The Indiana Proteomics Consortium (Inproteo), formed last year by Eli Lilly, Indiana University, and Purdue University, plans to aggressively pursue users of Lilly's pioneering His-tag protein separation technology 17 years after the patent was issued. Inproteo will be seeking lump sum payments and license fees from hundreds of companies and research universities that have commercialized products or have patented their own discoveries based on the technique.

"If you use this technology to purify proteins, polypeptides, lipids, whatever, then you'll be infringing the patent," said Inproteo President John G.R. Hurrell.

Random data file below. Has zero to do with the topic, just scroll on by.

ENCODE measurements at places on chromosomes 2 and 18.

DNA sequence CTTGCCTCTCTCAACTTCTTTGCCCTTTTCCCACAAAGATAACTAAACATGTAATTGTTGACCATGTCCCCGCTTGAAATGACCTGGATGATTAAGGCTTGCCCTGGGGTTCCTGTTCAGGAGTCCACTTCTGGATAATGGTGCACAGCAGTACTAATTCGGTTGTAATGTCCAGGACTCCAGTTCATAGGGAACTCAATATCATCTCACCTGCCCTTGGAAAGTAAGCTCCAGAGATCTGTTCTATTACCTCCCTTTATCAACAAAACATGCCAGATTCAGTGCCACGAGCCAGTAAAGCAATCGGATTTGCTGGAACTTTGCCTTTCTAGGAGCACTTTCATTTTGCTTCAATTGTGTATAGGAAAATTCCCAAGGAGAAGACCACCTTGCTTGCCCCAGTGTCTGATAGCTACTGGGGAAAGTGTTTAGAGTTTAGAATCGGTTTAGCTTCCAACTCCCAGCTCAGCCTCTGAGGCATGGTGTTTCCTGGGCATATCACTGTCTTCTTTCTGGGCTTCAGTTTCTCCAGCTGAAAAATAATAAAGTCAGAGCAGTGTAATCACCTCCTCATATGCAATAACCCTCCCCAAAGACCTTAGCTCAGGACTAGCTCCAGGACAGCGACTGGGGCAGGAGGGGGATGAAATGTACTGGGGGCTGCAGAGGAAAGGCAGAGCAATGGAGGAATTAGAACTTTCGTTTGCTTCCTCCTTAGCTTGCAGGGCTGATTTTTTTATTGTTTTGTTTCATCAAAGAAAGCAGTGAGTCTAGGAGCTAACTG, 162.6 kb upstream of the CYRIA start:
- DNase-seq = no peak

Lilly's so-called Smith patent, named after researcher Michele C. Smith, was awarded in February 1986. The technology described a process for separating and purifying polypeptides and proteins by using immobilized metal ion chelating peptides containing histidine. Many commonly used protein separation techniques and reagents are derived from His-tag technology, but only a handful of companies and research universities have licensed it....

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